Surfacing After Silence

Life. After.

Full Recovery

from again by Queen666

from again by Queen666

My previous entry was about trigger warnings, and our need to be able to cope with the world around us.  A day or two later I received a “question” on my Questions page.  It’s not really worded as a question.  After a thinly disguised non-description (where we are told of her physical symptoms, size, and severity of illness) of the individual’s own disorder, s/he lets  me know:

 I’m tired of hearing of people being cured of eating disorders. There’s not such thing. You may go in remission but you’ll battle your weight for the rest of your life. Eating disorders have been called the most fatal mental illness, and they are. I discovered that bipolar disorder type II is often associated with bulimia nervosa, while bipolar type I is often associated with anorexia nervosa. Schizophrenia is often a co-morbidity.

Yes.  Eating Disorders do have the highest mortality rate of all mental illnesses.  However, that does not automatically mean that you can’t recover.  I was not cured of my eating disorder.  There was no “magic fix” or “magic pill.”  I took a couple years and worked my ass off to first enter “remission” and then I decided that I didn’t want anorexia to be part of my life–at all.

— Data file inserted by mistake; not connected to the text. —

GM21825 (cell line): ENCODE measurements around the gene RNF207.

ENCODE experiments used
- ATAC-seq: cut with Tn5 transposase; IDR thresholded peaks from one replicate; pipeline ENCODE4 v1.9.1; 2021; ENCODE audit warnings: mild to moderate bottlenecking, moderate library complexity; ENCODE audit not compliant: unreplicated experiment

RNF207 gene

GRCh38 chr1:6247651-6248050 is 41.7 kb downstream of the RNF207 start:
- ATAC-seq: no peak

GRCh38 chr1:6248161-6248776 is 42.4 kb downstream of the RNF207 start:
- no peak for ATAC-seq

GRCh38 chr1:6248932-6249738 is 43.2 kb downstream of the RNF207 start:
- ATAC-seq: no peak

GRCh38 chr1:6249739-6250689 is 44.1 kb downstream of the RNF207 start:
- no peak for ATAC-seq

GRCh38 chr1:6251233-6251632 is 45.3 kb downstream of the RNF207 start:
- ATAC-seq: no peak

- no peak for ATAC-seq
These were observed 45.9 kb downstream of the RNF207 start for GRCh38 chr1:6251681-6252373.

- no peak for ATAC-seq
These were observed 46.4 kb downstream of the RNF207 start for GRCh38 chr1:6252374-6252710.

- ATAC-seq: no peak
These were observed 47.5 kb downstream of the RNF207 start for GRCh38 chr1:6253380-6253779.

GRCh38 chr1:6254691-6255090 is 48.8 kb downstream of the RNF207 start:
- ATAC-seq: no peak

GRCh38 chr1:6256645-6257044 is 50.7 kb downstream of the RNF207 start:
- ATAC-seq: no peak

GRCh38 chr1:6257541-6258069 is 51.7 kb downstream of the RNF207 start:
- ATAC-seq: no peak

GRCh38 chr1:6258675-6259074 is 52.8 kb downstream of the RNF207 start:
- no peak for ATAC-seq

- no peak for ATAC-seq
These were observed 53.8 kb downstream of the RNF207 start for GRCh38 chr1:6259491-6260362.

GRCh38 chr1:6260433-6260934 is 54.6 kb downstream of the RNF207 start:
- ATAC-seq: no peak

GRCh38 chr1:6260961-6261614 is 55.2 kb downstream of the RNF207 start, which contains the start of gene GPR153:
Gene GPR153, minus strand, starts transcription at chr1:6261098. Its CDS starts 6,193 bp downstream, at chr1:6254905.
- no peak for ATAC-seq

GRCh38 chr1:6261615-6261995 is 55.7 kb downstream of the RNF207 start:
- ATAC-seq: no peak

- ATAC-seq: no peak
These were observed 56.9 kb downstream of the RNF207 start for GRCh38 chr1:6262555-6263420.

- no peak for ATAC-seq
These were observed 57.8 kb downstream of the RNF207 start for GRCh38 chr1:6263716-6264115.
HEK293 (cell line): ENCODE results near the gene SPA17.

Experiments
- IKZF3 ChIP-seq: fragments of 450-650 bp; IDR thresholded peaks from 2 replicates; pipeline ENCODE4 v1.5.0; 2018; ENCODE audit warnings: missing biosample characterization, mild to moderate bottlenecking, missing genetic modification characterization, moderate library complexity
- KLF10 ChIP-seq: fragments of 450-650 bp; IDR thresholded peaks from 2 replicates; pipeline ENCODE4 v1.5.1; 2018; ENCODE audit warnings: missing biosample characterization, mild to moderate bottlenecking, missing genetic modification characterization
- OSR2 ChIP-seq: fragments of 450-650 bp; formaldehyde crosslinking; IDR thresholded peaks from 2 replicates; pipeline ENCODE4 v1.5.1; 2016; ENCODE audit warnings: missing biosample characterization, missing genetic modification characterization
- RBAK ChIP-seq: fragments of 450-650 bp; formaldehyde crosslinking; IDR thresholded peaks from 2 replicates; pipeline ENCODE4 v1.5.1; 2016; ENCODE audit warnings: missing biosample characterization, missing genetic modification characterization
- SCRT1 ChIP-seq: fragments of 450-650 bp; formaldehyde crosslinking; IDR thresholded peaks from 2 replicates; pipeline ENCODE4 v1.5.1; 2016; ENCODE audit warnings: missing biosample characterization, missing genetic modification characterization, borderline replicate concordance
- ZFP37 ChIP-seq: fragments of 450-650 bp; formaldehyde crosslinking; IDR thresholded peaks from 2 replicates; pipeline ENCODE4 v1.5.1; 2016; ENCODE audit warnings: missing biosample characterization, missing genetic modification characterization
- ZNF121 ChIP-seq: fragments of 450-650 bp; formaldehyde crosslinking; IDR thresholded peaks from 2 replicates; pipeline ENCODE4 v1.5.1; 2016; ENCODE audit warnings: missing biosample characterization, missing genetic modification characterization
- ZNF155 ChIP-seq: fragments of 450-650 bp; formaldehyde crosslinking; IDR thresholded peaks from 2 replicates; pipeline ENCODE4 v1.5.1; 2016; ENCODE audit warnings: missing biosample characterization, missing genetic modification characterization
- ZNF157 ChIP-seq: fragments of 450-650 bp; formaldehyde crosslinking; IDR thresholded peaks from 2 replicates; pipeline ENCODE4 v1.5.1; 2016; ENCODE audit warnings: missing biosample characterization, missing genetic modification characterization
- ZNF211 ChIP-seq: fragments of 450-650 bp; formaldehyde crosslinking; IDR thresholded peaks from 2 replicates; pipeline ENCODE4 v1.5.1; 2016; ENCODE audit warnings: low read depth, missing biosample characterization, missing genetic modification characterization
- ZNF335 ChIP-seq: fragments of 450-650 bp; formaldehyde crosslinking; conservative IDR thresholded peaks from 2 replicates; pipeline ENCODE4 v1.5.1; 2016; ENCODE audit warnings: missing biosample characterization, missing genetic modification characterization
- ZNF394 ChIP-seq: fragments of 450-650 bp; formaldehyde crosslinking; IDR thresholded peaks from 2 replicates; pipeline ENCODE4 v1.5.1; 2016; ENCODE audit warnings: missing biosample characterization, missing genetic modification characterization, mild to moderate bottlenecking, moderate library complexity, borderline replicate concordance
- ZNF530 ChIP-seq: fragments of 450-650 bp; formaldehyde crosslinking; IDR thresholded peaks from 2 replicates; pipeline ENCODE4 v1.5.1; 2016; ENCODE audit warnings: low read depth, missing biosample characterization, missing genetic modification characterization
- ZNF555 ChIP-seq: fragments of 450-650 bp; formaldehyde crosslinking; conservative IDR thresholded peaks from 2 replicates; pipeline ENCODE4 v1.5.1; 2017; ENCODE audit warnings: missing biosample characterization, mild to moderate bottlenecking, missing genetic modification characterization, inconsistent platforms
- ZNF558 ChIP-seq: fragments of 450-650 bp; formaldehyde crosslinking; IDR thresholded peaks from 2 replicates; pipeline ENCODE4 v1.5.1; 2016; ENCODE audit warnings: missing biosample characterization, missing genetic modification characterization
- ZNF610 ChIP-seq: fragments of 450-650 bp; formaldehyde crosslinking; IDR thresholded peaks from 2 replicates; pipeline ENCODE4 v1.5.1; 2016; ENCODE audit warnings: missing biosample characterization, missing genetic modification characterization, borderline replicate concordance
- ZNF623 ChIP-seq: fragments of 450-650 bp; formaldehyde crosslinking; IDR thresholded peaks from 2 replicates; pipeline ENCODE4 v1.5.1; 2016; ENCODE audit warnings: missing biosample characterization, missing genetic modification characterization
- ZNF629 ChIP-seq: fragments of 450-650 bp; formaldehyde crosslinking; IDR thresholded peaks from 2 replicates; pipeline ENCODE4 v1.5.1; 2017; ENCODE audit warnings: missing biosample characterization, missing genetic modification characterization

I do not “battle my weight.”  I haven’t in eight years.  My weight naturally fluctuates because of a variety of reasons: time of year, condition of my heart (physical, not emotional), condition of my heart (the emotional one this time), medication changes, illness, and my level of depression.  However, these natural fluctuations keep me in my healthy weight range: a range where I’ve found my body physically functions best.  I keep track of my weight because of the different doctors I see and because I do not see the point in stepping on the scale backwards when the doctor and I have to be able to openly discuss my weight because the dose of one of my medications is determined by my weight.

I don’t think about my “meal plan.”  I eat when I’m hungry.  I stop when I am full.  If I am physically ill and don’t feel like eating, I try to eat small things and drink a lot throughout the day–not to manage my weight, but to give my body energy to beat whatever is currently ailing me.